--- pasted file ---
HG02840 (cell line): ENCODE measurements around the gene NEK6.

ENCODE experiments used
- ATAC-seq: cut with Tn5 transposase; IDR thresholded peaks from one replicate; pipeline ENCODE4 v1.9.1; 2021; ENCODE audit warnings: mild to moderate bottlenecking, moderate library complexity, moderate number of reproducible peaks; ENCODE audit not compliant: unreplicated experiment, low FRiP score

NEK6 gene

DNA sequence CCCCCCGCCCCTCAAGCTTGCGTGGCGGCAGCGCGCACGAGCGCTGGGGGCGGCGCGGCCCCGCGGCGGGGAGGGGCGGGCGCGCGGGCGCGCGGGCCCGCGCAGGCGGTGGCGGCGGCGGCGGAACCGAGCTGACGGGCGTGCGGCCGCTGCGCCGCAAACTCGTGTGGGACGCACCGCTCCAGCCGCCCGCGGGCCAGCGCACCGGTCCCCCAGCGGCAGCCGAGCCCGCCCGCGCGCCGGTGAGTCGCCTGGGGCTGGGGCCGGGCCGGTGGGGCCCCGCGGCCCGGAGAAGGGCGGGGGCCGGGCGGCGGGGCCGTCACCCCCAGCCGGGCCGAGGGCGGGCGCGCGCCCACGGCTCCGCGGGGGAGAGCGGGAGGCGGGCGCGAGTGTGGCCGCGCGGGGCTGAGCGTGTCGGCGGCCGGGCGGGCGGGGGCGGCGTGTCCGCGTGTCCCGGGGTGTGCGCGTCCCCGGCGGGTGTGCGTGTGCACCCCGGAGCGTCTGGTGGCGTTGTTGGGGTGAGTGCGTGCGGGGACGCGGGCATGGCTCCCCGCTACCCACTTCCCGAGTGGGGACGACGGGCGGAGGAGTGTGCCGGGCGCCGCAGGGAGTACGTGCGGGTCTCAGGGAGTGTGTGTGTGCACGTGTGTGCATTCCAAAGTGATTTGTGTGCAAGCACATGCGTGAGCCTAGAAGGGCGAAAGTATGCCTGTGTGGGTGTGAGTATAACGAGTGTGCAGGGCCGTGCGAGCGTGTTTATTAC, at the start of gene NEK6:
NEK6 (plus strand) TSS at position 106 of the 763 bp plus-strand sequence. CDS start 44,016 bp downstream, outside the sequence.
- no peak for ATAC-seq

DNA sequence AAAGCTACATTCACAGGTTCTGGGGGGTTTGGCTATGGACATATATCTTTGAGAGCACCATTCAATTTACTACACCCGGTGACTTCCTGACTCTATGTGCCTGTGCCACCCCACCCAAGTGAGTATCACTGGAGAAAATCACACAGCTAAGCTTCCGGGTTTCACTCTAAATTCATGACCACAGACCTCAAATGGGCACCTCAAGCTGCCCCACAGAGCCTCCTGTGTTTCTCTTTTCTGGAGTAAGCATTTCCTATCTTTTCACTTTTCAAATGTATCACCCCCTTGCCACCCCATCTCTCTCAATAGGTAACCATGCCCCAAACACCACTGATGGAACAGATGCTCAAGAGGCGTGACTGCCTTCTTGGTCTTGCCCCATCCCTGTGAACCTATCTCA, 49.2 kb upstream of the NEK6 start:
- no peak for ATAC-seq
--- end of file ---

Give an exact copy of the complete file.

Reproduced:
HG02840 (cell line): ENCODE measurements around the gene NEK6.

ENCODE experiments used
- ATAC-seq: cut with Tn5 transposase; IDR thresholded peaks from one replicate; pipeline ENCODE4 v1.9.1; 2021; ENCODE audit warnings: mild to moderate bottlenecking, moderate library complexity, moderate number of reproducible peaks; ENCODE audit not compliant: unreplicated experiment, low FRiP score

NEK6 gene

DNA sequence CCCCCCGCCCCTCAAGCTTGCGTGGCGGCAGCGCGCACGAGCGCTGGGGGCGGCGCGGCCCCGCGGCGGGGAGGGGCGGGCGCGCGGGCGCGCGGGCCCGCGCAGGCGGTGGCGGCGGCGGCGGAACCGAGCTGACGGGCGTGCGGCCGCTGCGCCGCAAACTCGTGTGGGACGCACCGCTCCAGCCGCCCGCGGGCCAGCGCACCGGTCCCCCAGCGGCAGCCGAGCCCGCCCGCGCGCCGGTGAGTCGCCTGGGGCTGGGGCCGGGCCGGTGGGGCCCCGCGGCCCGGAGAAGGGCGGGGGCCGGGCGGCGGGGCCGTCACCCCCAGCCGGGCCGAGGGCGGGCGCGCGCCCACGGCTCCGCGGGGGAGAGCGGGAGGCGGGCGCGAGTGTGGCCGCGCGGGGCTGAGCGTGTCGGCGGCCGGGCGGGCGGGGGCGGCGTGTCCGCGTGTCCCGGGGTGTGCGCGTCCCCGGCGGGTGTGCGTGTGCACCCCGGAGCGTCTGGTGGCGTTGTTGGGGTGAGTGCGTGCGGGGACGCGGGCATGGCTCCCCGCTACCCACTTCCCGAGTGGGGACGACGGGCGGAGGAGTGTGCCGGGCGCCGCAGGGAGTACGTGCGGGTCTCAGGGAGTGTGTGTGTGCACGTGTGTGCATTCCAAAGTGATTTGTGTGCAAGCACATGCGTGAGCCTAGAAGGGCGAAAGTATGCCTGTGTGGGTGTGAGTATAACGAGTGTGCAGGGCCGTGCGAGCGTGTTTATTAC, at the start of gene NEK6:
NEK6 (plus strand) TSS at position 106 of the 763 bp plus-strand sequence. CDS start 44,016 bp downstream, outside the sequence.
- no peak for ATAC-seq

DNA sequence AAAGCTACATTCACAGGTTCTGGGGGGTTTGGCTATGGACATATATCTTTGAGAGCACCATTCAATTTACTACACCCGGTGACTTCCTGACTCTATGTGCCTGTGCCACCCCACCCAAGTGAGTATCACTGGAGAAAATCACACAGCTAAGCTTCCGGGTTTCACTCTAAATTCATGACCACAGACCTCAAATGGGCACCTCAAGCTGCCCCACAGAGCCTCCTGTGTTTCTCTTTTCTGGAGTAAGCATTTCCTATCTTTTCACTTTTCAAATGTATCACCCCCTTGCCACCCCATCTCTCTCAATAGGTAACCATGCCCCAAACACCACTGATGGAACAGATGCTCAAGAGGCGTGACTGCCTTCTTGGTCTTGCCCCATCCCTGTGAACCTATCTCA, 49.2 kb upstream of the NEK6 start:
- no peak for ATAC-seq